CVs' 2 satellite pharmacy operations at the Astrodome in Houston, Tex, filled 20,000 prescriptions for 7000 individuals taking refuge. Of the prescriptions needed, 90% were filled within the first 72 hours of the operation. The retailer recently completed its mobile pharmacy operations at the Houston Astrodome because all of the evacuees were moved to other facilities. The retailer also set up 2 other mobile pharmacies in the state: at the Convention Center in Austin and at Kelly Air Force Base in San Antonio.
"All of our industry peers, along with state and local agencies, are cooperating with one another to make sure medicines are getting to patients who need them and not duplicating services. We are deeply concerned for our customers and employees, and we will keep on doing everything we can to assist in the recovery effort," said Mike DeAngelis, CVS spokesman.
Walgreens has filled >300,000 prescriptions for hurricane evacuees in all 45 states where the retailer operates. Because many evacuees are being relocated to other parts of states, Walgreens pharmacies have been filling 2 and 3 times their regular volume of prescriptions.
To meet the increased demand, the retailer has been using technology to fill prescriptions faster. The company received special permission from pharmacy state boards in affected areasincluding Mississippi, Louisiana, and Alabamato use the new function of its InterCom Plus computer system on an emergency basis. The advanced system had been tested only in some Florida markets beginning in early 2005. The company had introduced the computer pharmacy system in 1997.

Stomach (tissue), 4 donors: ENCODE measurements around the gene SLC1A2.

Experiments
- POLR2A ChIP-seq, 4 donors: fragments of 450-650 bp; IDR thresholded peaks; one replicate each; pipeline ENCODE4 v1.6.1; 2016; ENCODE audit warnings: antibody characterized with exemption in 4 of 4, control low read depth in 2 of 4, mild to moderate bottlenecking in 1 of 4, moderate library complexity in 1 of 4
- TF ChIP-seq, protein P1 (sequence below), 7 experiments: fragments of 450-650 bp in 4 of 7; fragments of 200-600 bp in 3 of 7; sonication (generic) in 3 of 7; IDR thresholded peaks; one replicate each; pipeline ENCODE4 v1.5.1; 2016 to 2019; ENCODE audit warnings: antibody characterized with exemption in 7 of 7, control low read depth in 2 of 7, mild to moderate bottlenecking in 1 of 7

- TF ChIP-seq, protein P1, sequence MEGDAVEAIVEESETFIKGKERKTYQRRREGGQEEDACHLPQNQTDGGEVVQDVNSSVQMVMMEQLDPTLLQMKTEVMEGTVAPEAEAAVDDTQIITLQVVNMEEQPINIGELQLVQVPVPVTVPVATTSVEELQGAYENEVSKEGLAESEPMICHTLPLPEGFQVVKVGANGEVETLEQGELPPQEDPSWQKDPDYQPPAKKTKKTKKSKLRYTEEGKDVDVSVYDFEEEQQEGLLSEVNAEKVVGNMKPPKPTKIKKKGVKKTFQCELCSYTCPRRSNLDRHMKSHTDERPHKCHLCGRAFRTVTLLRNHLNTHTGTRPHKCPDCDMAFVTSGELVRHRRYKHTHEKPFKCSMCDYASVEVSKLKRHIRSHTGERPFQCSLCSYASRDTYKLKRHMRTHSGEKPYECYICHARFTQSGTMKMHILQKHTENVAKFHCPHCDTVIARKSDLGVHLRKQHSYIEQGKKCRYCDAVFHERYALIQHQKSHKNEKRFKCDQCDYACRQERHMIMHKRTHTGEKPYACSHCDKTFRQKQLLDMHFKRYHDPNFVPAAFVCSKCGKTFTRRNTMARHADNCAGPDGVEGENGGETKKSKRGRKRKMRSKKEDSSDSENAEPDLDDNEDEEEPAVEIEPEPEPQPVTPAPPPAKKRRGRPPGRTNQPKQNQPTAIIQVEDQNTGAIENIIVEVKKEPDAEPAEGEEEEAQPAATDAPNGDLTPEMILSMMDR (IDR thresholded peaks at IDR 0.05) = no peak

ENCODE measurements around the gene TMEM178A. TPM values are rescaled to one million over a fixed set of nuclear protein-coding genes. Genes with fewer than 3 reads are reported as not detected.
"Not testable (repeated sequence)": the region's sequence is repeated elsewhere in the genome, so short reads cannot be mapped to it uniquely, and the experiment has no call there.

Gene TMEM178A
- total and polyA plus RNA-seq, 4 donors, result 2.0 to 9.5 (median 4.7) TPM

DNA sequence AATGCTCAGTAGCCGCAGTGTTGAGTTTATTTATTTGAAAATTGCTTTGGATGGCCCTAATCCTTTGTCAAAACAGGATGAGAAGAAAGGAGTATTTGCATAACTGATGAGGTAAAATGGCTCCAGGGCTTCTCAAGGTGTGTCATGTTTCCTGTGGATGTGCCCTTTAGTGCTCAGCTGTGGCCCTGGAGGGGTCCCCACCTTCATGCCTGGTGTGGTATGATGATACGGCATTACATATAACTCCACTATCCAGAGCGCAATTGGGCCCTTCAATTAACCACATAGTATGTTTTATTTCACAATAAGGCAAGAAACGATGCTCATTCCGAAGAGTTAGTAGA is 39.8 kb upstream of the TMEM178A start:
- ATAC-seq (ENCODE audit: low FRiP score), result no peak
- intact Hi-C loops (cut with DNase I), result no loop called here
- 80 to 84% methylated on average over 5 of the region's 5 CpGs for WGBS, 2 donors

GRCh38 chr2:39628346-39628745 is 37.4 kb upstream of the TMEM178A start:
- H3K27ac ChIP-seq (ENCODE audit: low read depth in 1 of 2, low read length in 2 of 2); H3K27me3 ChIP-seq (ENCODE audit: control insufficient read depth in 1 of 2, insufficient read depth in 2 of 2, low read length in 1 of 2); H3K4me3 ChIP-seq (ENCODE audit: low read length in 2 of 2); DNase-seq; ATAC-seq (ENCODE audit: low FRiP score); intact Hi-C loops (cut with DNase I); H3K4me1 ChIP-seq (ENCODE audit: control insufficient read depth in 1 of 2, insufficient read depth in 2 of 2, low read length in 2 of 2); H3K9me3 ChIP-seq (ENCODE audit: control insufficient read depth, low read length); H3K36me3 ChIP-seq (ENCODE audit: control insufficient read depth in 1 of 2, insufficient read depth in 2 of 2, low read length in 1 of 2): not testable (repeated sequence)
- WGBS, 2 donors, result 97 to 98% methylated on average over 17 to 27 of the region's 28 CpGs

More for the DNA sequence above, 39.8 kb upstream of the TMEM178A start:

"After the hurricane hit, we saw how busy our stores in the Gulf Coast were, and we saw an opportunity," said Michael Polzin, spokesman for Walgreens.
Here is how the system works. If a particular pharmacy is busy, a technician scans a handwritten prescription and then electronically sends it to a less busy Walgreens pharmacy. The information is entered into the patient's electronic record, and a pharmacist checks to make sure that the patient will not have any adverse reaction to any medication. The system then sends the prescription back to the original store, where it is filled.
"This system was not designed for the aftermath of a hurricane. However, we have gotten a lot of feedback from our pharmacists about how it helped. We have no timetable on how long we will use it on an emergency basis. We do plan to launch the new function in all our stores but do not know when." Polzin added.
Retailers and hospitals would not have been able to accomplish everything they have done without the help of various drug manufacturers. Aside from monetary contributions, the companies provided free medications to hurricane survivors and replaced medications donated to shelters and health care facilities.
Novo Nordisk immediately responded with diabetes care. In addition to its $1 million aid donation, the company is providing insulin products and advanced delivery devices to help relief efforts. The health care company has designated 50% of the monetary donation to provide immediate care for patients with diabetes. The remainder of the funds will be donated to the Red Cross toward its general relief efforts.
Novo Nordisk will provide its insulin products and delivery devices, including prefilled insulin pens that can be used for a short time without refrigeration. Because insulin should be stored in a cold place before being administered to patients, the company has a system in place to provide clinics and shelters with refrigerators and generators.